Gonna see my baby again
Gonna be with some of my friends
Maybe I’ll feel better again
On Blue Bayou

That song, written by Joe Melson and Roy Orbison and sung halfway through Blue Bayou, encapsulates more consumable sadness than is probably healthy. Yet, it is so beautiful it makes all that sadness palpable. A lot of songs are like that when you stop to think about them. When I first heard The Beatles’ “Help!” as a teen, I hadn’t the foggiest idea what it was about. The music is so uplifting, so fun. John’s soaring vocals, George’s picking on his Fender Stratocaster, Paul’s bouncy bass, Ringo’s jaunty drums—beautiful. I even love The Damned’s 1976 version, which transforms the original into one minute and 46 seconds of relentless driving anxiety. For years I thought Dave Vanian’s demonic take on the lyrics was more fitting than Lennon’s. I’ve changed my tune on that. It’s all Lennon for me now, and “Help!” is no longer a fun little ditty about four mates trying to help each other through. It’s a cold, hard world out there, but you’re never alone. You only think you are, and that makes things feel colder and harder.

That’s more or less the emotion thrumming through Blue Bayou, a gut-punch of a film written, directed, and starring Justin Chon. Chon plays Antonio LeBlanc, a name that makes people ask, “Where are you from?” Louisiana is the correct answer, but not the one they’re looking for. “Where are you from?” They ask again. This time, Antonio gives them what they want: Korea.

Brought to the U.S. when he was 3, Antonio has lived a life peppered by rejection. But he found a way through—though not always on the legal side of the law—and now he’s happily married and living with Kathy (Alicia Vikander) and her young daughter, Jessie (Sydney Kowalske). Antonio and Kathy have another on the way, but Antonio can’t find work. Instead of facing reality, Antonio plays in the fantasy world, and a typical fight between spouses in a supermarket attracts unwanted attention. A racist cop with a complex tries to intervene, and before you can blink, Antonio is arrested and facing deportation.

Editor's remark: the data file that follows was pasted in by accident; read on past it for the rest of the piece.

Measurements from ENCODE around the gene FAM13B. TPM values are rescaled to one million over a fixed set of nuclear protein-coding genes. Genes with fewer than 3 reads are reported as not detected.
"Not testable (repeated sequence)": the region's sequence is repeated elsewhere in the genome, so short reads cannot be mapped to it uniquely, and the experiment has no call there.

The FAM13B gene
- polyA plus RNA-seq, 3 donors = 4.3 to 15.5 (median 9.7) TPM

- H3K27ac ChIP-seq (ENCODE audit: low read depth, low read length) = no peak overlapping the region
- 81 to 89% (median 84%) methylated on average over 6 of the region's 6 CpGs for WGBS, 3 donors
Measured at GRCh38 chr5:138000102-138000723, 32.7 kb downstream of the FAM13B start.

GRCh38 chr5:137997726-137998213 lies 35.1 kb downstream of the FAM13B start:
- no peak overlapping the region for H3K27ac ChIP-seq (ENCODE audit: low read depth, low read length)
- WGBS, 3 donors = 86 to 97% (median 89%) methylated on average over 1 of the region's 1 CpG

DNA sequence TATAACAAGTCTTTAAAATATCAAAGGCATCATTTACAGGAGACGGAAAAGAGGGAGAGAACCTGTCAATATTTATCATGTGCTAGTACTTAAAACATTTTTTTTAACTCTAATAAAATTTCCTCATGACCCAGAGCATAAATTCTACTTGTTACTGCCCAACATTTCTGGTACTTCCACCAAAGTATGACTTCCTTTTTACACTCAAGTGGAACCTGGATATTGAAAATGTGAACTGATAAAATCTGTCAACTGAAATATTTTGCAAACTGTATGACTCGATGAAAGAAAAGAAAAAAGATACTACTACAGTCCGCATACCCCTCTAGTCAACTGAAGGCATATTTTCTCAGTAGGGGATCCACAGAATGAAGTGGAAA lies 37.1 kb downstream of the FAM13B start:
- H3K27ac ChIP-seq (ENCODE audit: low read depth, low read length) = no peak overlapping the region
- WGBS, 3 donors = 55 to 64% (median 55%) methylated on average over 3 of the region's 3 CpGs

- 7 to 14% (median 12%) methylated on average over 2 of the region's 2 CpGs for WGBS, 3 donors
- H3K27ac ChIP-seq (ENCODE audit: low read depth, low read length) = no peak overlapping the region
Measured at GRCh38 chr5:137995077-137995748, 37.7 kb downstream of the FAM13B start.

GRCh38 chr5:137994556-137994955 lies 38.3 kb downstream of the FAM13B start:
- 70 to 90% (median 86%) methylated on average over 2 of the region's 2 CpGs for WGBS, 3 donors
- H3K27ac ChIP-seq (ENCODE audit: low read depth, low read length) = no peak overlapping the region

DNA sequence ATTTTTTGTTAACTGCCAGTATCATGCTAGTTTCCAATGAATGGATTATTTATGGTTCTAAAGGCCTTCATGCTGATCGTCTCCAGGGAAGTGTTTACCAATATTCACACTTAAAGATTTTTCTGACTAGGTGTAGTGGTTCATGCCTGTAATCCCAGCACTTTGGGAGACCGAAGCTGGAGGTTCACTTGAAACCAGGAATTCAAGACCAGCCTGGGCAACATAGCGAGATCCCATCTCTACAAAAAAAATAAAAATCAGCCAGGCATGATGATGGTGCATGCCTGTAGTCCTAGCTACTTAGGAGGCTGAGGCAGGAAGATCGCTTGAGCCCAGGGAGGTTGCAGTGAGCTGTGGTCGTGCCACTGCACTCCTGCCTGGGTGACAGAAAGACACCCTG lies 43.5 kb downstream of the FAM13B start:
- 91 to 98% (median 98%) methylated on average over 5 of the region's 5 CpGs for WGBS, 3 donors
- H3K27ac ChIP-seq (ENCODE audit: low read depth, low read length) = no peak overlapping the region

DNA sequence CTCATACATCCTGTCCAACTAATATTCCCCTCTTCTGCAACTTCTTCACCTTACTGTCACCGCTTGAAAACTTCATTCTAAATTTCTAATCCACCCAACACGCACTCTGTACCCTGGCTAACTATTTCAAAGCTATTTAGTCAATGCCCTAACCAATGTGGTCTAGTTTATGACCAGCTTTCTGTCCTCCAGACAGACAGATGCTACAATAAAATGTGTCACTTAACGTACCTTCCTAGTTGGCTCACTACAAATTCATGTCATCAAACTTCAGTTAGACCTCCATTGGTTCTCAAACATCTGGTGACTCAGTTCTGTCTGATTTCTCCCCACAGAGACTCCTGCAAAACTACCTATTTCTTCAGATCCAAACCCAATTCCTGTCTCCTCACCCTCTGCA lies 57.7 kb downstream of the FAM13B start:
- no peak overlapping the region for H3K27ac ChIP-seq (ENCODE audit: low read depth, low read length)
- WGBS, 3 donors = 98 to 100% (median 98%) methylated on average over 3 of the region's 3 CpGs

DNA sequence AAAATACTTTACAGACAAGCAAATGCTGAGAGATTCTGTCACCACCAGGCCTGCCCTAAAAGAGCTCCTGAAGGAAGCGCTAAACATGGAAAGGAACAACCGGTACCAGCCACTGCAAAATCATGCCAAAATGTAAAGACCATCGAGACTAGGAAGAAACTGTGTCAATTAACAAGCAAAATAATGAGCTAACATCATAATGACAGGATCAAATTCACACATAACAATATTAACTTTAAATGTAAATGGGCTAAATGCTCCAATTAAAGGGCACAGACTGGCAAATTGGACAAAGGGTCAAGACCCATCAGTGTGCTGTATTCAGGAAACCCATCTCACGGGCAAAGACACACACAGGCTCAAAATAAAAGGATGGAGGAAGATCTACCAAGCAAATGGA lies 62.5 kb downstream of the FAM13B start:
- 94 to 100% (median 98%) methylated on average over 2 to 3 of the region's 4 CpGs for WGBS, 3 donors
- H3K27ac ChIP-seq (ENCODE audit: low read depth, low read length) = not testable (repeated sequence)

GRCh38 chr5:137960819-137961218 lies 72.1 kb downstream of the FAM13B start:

Blue Bayou is like sitting in a dingy bar and watching warm sunlight fade into neon-coated dusk while a sad song plays on the radio. The scuffle in the supermarket sets the movie’s narrative in motion, one that feels like a Kafka-esque exploration of the immigration system. Legislation was passed to protect adopted immigrants from deportation, but only in 2000 and only for children. The law does not protect Antonio. Nor does his marriage, his children, or his role in the family. His past transgressions are also working against him, as are his adopted parents. Everywhere he turns, Antonio finds a wall.

If that weren’t enough, Blue Bayou digs back into Antonio’s past and explores the traumatic event that led to him being adopted in the first place. If anyone could use a little help, it’s Antonio.

Through cosmic coincidence, I read Blue Nights, Joan Didion’s 188-page meditation on the life and death of her adopted daughter, Quintana, a day before seeing Blue Bayou. Funny how these things work out. The book’s great—even if it is sadder than hell—but this passage, in particular, echoed through my brain while watching Blue Bayou:

Adoption, I was to learn although not immediately, is hard to get right. … If someone “chose” you, what does that tell you?
Doesn’t it tell you that you were available to be “chosen”?
Doesn’t it tell you, in the end, that there are only two people in the world?
The one who “chose” you?
And they other who didn’t?

Antonio knows something about that. And he’s trying real hard to break that cycle. The moments with him and Jessie are beautiful—made all the more beautiful by Ante Cheng and Matthew Chuang’s cinematography. And it doesn’t hurt that they shot Blue Bayou on 16 mm. A story this dour deserves the warm touch of grain.

Of course, the more beautiful the happy moments, the more devastating the sad ones. And Blue Bayou doesn’t relent. That might make certain scenes feel over-written, but maybe that’s because the realistic way to shoot those moments would be shattering. Why are songs like “Blue Bayou” and “Help!” so pleasing to the ear? So intoxicating you can’t help but smile and sing along? Because they would be terrifying if they weren’t.

Rating: 4 out of 5.

Blue Bayou (2021)
Written and directed by Justin Chon
Produced by Poppy Hanks, Charles D. King, Kim Roth
Starring: Justin Chon, Alicia Vikander, Mark O’Brien, Sydney Kowalske
Focus Features, Rated R, Running time 119 minutes, Opens Sept. 17, 2021.

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